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  • The Crumbling of the Soviet BlocThe Democratic Revolution
  • Vilém Prečan (bio)

Nearly a century and a half ago. Marx and Engels declared that Europe was being haunted by the specter of communism. Today, however, communist Europe finds itself haunted by the specter of democracy. Not only is democracy the key concept in the political vocabulary of East bloc opposition movements; it has also become the most frequently used expression of those who are trying to save the communist system.

In three countries of eastern Central Europe—Poland, Hungary and Czechoslovakia—democracy is quite clearly on the march, although at a different pace in each of them. Can this march of democracy be considered a "democratic revolution"? This expression, which surprises many people and is rarely used in Europe, has an optimistic ring to it and inspires great hope and expectations—perhaps too great, in fact. Even so, it can be a useful term, with the following provisos:

  1. 1. The democratic revolution describes the underlying trend of our time towards democracy, a system based on mutual tolerance and spiritual, political, and economic pluralism. [End Page 79]

  2. 2. The democratic revolution in the communist world has been prepared by the gradual building of an independent civil society inside the totalitarian system. The democratic revolution commences at the moment when that civil society demand changes in the system on the basis of democracy and freedom, and formulates a political program for achieving them.

  3. 3. The democratic revolution in societies under communist rule is one of the least violent revolutions in history. Cars are not set on fire in the name of democracy, nor bombs exploded. It is not a revolution that rallies the masses with demagogic slogans. Its advocates are staunch opponents of violence and civil war. They are open to compromise and to ideas of national or social reconciliation that would break the existing chain of violence inherent in communism.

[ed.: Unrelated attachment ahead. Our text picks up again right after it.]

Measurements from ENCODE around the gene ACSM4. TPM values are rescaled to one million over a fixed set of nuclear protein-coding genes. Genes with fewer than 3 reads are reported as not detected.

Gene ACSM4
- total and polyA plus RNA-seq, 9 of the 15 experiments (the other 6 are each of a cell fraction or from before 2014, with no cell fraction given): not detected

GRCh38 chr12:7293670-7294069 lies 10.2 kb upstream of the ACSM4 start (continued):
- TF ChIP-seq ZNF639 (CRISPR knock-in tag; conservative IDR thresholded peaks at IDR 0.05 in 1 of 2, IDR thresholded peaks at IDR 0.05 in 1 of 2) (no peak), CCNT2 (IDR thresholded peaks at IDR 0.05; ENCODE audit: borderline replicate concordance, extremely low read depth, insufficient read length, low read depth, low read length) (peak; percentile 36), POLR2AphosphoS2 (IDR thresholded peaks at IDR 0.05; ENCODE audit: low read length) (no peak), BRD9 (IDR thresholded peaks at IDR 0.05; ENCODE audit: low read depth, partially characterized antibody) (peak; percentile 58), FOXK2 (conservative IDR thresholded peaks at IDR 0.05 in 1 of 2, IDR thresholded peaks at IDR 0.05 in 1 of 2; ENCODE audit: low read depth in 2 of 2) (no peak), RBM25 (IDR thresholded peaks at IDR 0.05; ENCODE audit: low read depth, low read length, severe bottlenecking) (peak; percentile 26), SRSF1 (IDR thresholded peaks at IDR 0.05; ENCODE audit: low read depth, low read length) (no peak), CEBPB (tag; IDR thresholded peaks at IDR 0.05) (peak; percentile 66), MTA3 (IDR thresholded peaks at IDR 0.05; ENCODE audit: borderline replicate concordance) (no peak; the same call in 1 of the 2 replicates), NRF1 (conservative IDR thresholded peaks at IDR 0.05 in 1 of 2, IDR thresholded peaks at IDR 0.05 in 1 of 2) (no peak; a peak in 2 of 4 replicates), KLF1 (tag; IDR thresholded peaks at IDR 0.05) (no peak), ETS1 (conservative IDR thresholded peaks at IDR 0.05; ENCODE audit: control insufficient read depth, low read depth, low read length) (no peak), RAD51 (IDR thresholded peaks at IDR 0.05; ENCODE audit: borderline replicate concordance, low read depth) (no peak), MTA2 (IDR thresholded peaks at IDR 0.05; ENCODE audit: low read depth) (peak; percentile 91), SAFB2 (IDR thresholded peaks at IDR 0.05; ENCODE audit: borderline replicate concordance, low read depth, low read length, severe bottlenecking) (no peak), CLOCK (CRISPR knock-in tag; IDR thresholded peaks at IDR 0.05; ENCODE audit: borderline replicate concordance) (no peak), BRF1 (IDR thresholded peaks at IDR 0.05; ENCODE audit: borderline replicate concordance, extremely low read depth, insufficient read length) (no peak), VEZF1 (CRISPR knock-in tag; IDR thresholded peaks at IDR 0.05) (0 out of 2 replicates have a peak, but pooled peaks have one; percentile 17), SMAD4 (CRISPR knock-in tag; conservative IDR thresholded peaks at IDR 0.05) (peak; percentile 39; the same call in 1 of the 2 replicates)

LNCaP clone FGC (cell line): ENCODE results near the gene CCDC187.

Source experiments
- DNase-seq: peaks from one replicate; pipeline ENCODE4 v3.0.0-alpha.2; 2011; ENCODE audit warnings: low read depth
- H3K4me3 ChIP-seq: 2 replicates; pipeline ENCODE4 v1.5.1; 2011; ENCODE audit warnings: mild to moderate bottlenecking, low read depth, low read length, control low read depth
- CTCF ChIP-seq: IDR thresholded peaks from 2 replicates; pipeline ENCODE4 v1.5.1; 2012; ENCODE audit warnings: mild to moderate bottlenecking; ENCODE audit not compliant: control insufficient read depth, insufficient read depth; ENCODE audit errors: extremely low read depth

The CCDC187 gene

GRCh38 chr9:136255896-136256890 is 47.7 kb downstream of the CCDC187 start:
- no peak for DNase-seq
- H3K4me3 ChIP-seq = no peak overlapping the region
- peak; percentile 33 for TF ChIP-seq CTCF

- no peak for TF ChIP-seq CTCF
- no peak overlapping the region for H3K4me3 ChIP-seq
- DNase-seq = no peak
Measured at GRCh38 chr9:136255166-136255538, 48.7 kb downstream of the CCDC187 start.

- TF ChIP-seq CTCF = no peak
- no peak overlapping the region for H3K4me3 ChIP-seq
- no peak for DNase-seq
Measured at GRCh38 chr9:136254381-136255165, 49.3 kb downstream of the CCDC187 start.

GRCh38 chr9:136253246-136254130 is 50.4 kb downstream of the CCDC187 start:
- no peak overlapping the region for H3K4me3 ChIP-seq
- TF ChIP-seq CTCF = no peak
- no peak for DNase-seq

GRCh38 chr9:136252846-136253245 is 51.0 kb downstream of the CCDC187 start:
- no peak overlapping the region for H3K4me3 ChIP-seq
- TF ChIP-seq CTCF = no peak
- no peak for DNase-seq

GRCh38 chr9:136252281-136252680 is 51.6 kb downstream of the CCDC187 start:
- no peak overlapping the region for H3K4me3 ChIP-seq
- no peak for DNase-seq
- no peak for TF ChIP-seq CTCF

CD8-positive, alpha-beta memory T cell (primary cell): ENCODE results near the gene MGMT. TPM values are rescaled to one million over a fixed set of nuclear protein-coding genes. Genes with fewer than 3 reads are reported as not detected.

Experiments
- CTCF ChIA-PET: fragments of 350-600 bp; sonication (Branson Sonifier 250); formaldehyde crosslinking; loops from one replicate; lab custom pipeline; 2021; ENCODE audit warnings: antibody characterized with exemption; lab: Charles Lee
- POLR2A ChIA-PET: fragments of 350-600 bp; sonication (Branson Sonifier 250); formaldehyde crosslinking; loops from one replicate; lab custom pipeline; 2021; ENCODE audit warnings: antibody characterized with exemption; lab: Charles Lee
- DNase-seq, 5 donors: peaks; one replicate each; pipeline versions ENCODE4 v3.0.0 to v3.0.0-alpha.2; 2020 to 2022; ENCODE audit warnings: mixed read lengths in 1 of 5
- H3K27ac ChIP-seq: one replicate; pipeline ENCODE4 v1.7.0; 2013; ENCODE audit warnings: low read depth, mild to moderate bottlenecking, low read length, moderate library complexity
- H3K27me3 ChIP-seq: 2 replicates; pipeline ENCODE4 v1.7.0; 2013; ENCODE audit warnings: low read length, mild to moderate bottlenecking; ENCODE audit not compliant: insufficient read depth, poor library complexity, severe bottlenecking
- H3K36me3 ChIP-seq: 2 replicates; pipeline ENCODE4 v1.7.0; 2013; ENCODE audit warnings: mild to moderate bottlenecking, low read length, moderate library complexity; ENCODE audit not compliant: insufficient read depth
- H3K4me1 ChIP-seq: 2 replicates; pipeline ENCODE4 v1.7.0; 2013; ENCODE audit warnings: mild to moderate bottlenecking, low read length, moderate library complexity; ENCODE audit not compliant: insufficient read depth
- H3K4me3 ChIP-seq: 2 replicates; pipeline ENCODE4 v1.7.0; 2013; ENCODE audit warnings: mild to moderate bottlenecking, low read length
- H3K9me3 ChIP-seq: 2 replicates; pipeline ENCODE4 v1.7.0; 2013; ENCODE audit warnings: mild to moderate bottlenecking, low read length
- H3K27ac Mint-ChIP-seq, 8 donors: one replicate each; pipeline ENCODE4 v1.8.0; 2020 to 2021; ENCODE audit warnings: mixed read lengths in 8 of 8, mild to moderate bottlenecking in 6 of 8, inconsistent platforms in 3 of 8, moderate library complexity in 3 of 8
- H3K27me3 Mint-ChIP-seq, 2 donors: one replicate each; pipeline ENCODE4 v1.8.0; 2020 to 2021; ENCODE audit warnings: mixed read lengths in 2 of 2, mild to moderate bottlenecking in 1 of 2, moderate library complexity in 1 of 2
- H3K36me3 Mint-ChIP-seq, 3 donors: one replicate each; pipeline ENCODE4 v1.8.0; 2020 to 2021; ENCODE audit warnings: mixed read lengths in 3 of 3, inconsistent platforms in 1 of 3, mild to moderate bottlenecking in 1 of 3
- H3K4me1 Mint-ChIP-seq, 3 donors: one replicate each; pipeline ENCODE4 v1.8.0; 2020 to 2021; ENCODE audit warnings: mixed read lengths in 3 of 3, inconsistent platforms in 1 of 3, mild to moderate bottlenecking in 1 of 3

The era of democratic revolution nonetheless is full of violence and suffering. Although the threat or actual use of violence varies from country to country, it invariably comes from the party of guardians of the status quo-its police, its crack units and, in the case of Czechoslovakia, its terrorists from the ranks of the secret police posing as angry citizens.

Sources of Inspiration

The democratic revolution of the 1980s is not without its historical forerunners. The Kronstadt Mutiny of 1921, the Hungarian Revolution of 1956, the Prague Spring of 1968, the Solidarity era of 1980-81—all had something in common, in spite of their individual characteristics and particular historical contexts. They all expressed society's desire to attenuate, to limit, and finally to eliminate the totalitarian communist system.

One essential step in the direction of the democratic revolution was the "moral revolution" that animated the dissidence of the 1970s: the new concept of human rights that emerged from the critique of communist totalitarianism, the cultivation of citizenship, the implementation of the principle of life in the truth, and the rise of independent culture and samizdat. The achievements of the moral revolution, often ignored or even ridiculed by advocates of realpolitik, are now becoming plain to see as civil society enters the political arena as a self-assured and independent force.

The democratic revolution we are now witnessing differs from its predecessors in that it is taking place in the period of what Zbigniew Brzezinski has called "the terminal crisis of communism." The crisis is of such magnitude that it cannot be solved by means of piecemeal remedies while leaving the system intact. The belief in the irreversibility of the communist system has been shaken to its foundations. The democratic revolution is both a response to this crisis and at the same [End Page 80] time a factor that further deepens the crisis, above all because it points to a radical solution that goes to the heart of the matter.

The question is sometimes asked whether the reforms undertaken or planned by the present communist establishment are not in fact part of the democratic revolution. To my way of thinking, these are two phenomena that differ in many respects, particularly in terms of their aims, but cannot be...

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Additional Information

ISSN
1086-3214
Print ISSN
1045-5736
Pages
pp. 79-85
Launched on MUSE
2008-01-01
Open Access
No
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